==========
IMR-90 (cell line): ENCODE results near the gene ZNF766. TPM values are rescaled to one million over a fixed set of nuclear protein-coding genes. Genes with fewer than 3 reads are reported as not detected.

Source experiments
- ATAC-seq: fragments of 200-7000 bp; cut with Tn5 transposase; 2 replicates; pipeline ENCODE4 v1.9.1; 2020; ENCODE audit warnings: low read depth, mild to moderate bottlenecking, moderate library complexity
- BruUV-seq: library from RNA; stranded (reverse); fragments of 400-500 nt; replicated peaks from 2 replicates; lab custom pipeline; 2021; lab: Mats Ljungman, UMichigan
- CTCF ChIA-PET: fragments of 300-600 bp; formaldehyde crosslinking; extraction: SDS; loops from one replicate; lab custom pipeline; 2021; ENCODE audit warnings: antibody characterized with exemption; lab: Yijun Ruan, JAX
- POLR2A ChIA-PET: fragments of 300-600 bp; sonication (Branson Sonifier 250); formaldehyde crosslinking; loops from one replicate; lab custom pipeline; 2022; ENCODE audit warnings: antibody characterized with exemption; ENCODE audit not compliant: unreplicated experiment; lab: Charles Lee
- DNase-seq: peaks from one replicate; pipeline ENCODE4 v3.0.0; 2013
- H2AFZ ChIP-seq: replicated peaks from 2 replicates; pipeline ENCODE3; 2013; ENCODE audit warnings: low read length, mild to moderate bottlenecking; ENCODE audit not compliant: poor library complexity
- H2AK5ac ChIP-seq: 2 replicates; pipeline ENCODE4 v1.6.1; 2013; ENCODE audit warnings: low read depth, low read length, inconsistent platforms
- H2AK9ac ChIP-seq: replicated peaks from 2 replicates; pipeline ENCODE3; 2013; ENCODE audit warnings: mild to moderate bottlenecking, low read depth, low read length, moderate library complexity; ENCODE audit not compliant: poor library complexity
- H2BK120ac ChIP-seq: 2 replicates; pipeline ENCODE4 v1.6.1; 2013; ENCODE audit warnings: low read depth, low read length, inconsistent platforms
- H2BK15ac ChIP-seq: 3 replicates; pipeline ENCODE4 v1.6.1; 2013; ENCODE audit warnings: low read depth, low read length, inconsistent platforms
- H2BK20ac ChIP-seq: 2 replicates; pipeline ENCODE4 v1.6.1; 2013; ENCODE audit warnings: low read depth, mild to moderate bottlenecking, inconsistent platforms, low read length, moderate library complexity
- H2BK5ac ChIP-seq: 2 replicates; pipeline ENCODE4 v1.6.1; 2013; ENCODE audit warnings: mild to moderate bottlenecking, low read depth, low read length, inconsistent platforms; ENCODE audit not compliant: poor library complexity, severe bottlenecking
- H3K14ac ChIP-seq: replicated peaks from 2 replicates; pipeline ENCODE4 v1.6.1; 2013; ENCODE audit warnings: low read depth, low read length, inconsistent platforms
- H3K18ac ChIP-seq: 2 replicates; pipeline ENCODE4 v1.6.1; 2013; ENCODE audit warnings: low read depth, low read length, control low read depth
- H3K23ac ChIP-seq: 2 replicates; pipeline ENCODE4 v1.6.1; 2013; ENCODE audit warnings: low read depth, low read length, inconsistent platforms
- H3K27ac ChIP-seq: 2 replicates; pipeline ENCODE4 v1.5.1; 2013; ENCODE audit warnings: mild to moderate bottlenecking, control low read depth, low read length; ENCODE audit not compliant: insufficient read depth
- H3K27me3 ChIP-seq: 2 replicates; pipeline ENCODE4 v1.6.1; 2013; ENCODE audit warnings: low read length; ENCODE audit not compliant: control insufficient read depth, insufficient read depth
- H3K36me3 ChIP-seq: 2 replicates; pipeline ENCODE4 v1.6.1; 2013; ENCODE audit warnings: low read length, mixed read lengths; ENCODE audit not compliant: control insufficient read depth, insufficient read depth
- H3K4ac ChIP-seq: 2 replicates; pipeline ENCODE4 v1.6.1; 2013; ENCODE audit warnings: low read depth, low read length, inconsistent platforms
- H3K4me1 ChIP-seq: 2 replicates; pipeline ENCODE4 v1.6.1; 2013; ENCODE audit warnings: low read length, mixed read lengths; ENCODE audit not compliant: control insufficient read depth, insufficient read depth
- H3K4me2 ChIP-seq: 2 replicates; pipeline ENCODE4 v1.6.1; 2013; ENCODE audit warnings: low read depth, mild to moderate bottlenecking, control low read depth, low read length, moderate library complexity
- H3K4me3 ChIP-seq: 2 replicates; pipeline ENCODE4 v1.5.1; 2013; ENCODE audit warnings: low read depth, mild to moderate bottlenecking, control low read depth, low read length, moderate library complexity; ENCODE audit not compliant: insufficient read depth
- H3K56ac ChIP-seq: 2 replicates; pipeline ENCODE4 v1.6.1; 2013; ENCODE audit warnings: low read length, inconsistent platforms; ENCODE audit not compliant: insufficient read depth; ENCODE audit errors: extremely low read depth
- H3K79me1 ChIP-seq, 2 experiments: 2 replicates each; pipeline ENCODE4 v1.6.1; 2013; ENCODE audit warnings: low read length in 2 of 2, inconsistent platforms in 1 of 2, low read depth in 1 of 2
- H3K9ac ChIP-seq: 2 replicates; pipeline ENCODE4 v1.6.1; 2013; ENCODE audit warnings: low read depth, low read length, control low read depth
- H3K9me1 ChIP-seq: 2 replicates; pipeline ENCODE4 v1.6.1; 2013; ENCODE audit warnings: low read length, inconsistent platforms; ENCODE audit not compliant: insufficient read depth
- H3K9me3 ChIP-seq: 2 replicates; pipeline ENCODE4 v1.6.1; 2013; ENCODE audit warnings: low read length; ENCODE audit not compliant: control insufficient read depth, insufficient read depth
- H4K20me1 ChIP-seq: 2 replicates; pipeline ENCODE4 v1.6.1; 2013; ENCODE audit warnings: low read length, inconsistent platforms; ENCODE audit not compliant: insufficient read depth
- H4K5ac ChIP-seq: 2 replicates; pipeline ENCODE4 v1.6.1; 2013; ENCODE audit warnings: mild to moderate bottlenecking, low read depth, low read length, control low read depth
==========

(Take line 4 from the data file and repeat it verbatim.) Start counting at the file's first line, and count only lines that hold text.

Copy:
- BruUV-seq: library from RNA; stranded (reverse); fragments of 400-500 nt; replicated peaks from 2 replicates; lab custom pipeline; 2021; lab: Mats Ljungman, UMichigan